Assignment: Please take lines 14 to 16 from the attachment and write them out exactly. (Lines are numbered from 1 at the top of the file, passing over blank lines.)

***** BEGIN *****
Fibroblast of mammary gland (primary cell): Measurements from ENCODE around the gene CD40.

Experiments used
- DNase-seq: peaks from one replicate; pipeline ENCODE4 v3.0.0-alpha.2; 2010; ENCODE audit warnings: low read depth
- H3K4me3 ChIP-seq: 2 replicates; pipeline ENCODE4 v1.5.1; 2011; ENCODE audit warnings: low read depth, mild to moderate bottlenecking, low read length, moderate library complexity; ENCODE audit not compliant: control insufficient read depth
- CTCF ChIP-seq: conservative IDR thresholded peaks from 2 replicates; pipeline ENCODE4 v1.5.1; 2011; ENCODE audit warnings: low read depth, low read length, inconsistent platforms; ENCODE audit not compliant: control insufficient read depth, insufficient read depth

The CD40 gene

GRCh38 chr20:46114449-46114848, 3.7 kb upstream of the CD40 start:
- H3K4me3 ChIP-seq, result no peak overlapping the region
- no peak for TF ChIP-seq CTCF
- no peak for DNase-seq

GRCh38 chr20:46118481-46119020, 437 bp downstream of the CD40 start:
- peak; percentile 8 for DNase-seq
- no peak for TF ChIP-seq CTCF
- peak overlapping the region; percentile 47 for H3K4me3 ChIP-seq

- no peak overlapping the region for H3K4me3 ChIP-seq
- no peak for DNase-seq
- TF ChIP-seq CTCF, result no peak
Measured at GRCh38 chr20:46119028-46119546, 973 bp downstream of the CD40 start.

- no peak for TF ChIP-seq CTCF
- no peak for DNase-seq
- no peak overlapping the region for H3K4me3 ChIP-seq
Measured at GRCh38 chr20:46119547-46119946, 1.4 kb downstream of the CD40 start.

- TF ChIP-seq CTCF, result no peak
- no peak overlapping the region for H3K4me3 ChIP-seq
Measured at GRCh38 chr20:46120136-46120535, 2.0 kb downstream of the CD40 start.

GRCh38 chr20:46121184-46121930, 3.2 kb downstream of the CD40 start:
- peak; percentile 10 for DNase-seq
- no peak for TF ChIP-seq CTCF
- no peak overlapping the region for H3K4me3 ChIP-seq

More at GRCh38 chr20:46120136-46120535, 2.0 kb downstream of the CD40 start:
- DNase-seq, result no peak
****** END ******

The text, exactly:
- peak overlapping the region; percentile 47 for H3K4me3 ChIP-seq

- no peak overlapping the region for H3K4me3 ChIP-seq
- no peak for DNase-seq